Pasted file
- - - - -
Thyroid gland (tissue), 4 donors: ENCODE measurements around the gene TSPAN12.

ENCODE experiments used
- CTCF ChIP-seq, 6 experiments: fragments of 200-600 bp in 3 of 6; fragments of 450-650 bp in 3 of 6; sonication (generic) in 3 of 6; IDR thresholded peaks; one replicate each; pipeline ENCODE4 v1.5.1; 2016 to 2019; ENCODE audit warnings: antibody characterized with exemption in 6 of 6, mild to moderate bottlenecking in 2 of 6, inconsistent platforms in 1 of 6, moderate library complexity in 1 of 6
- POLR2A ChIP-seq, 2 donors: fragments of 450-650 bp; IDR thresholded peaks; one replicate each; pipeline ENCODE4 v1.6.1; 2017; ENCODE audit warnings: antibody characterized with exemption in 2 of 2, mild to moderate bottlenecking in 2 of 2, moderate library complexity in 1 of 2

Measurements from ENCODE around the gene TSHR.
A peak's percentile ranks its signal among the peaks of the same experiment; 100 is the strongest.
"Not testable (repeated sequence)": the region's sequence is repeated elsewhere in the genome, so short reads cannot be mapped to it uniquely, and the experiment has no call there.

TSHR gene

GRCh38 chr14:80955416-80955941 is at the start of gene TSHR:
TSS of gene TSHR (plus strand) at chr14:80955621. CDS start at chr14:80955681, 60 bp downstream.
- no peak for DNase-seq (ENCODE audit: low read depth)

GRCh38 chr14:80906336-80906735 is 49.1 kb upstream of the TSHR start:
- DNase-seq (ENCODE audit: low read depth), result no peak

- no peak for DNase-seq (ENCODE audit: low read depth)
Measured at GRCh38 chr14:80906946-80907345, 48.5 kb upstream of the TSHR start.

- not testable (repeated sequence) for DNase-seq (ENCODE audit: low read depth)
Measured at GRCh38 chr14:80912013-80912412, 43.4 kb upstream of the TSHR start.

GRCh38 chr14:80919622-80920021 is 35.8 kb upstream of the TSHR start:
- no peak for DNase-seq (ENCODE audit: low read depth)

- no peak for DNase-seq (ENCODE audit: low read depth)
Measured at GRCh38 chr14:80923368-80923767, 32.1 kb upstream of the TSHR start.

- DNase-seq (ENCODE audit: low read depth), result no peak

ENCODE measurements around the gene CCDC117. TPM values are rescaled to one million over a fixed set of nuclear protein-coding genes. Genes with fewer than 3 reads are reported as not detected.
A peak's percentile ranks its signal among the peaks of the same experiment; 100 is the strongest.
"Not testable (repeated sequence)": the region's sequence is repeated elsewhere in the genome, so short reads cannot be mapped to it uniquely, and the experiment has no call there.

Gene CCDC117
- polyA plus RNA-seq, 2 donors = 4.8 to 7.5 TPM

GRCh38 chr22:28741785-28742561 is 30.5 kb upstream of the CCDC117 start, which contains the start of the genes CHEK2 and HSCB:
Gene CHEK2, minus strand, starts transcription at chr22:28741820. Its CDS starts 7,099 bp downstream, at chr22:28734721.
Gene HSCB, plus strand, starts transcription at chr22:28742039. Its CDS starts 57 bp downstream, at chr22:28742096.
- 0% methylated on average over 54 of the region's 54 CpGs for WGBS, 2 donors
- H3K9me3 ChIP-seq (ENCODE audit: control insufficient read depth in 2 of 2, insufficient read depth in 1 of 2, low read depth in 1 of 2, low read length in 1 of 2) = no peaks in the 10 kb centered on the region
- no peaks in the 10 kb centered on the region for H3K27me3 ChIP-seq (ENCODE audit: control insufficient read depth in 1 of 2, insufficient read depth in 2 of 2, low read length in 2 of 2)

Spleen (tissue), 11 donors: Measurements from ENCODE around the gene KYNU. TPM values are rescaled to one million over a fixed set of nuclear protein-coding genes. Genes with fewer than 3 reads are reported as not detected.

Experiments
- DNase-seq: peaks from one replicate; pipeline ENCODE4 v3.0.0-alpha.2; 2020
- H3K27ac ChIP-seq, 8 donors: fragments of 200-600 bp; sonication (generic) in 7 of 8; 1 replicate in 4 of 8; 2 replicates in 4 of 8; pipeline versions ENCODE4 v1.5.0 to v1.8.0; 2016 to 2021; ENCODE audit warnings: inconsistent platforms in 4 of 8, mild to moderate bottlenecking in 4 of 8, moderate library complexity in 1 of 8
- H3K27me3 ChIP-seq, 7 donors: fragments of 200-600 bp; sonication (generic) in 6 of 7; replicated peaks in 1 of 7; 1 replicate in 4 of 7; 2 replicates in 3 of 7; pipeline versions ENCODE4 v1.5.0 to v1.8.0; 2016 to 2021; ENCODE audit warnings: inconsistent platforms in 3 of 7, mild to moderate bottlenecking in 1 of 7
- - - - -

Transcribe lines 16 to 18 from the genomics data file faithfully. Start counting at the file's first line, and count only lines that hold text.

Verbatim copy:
- not testable (repeated sequence) for DNase-seq (ENCODE audit: low read depth)
Measured at GRCh38 chr14:80912013-80912412, 43.4 kb upstream of the TSHR start.

GRCh38 chr14:80919622-80920021 is 35.8 kb upstream of the TSHR start: